A reprint of the author’s account of her work as a white lesbian “thinking race, feeling race, acting against racism” in the American South.
First published in 1994, this memoir tells the highly topical story of how Segrest (Emeritus, Gender and Women’s Studies/Connecticut Coll.; Born to Belonging: Writings on Spirit and Justice, 2002, etc.) developed intersectional feminist consciousness and struggled against far-right extremism in North Carolina. As a member of a conservative Alabama family, the author began questioning white privilege when she witnessed the intense struggles black students faced during forced integration in the early 1960s. A decade later, she came face to face with her own minority status when she realized she was gay. During the 1970s, Segrest gravitated to feminism but quickly saw that its ideologies were as classist as they were racist and heterosexist. The author then evolved a socialist consciousness that regarded misogyny, homophobia, and racism as byproducts of capitalism, and she eventually realized that liberation movements “separate people as much as bring them together.” This understanding became the cornerstone of her work at the intersection of race, class, and gender. Her “race traitor” activism during the 1980s and ’90s led her to forge fraught but necessary alliances with black activists in North Carolina while speaking out against the Ku Klux Klan for its acts of white supremacist violence. Segrest also worked for justice in hate crimes against members of the gay community, but the extreme homophobia she encountered in the more conservative parts of North Carolina sometimes meant having to keep her sexual orientation hidden. She presciently concludes that unless Americans understand and take action against the legacy of “racism…homophobia…hatred of Jews and women [and] greed,” it will “sicken us all.” Twenty-five years later, in the shadow of increasing worldwide white nationalism and hyperpredatory capitalism, Segrest’s reflections are exceptionally chilling, fresh, and urgent.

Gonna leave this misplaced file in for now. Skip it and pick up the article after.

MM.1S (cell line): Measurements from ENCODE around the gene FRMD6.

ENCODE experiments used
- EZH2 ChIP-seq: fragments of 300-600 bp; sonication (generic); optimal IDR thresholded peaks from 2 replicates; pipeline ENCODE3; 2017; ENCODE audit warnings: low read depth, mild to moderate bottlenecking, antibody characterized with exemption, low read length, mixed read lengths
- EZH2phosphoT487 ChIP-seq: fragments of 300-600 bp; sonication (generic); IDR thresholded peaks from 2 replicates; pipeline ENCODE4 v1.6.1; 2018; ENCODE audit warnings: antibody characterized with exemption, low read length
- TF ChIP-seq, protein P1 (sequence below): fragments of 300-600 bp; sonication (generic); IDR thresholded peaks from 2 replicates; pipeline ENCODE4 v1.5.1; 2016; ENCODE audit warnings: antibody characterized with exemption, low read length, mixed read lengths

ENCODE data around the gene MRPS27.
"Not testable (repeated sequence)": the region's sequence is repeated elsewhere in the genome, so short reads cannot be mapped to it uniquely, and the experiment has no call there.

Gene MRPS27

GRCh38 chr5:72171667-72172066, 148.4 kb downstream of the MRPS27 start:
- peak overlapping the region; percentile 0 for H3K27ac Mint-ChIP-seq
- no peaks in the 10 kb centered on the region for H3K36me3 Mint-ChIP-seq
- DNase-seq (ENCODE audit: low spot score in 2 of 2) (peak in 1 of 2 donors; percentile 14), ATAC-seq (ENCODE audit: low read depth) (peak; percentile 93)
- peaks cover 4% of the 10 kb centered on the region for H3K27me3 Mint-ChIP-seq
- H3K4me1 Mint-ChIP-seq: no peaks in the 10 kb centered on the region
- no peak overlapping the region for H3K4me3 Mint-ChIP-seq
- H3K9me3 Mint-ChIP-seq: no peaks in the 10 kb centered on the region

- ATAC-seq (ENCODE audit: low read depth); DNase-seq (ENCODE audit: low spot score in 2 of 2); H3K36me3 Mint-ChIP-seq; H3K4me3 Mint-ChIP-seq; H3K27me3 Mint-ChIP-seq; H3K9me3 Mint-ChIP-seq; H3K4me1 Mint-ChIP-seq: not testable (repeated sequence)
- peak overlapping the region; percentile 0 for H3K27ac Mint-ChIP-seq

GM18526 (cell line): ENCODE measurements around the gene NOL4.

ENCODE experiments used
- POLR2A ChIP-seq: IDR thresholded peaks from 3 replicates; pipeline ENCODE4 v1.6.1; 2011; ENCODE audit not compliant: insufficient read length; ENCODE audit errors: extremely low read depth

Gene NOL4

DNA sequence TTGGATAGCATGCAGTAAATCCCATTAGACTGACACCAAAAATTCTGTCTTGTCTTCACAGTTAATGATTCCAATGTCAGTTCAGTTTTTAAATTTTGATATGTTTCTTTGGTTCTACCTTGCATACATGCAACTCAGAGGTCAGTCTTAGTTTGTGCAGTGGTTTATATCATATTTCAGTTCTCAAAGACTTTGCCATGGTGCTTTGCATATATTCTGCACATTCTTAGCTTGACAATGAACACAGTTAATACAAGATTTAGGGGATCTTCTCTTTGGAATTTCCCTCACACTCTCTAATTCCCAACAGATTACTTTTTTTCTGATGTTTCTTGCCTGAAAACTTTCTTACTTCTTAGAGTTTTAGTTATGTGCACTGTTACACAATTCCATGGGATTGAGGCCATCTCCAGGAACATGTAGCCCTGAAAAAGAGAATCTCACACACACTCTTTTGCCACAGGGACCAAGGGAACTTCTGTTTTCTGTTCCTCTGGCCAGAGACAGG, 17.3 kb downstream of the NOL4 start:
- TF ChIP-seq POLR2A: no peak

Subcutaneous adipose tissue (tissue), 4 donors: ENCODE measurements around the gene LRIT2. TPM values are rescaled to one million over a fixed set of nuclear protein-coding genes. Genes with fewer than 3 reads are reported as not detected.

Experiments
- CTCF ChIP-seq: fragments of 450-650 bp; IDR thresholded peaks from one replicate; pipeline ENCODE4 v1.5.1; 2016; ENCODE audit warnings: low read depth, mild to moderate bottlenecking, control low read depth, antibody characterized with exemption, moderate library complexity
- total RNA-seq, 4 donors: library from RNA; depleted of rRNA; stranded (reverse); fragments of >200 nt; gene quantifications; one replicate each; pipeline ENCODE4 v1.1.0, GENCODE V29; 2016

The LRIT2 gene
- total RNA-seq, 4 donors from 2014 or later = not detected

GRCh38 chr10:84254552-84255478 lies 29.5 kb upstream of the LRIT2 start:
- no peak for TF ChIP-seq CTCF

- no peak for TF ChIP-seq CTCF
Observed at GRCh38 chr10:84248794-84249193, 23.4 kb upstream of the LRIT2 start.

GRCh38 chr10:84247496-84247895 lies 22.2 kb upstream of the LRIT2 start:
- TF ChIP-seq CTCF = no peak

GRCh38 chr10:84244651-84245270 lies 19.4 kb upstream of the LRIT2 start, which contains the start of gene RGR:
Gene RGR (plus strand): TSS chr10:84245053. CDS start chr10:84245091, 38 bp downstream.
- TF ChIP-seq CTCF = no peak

A passionate, lucid, and necessary memoir, then and now.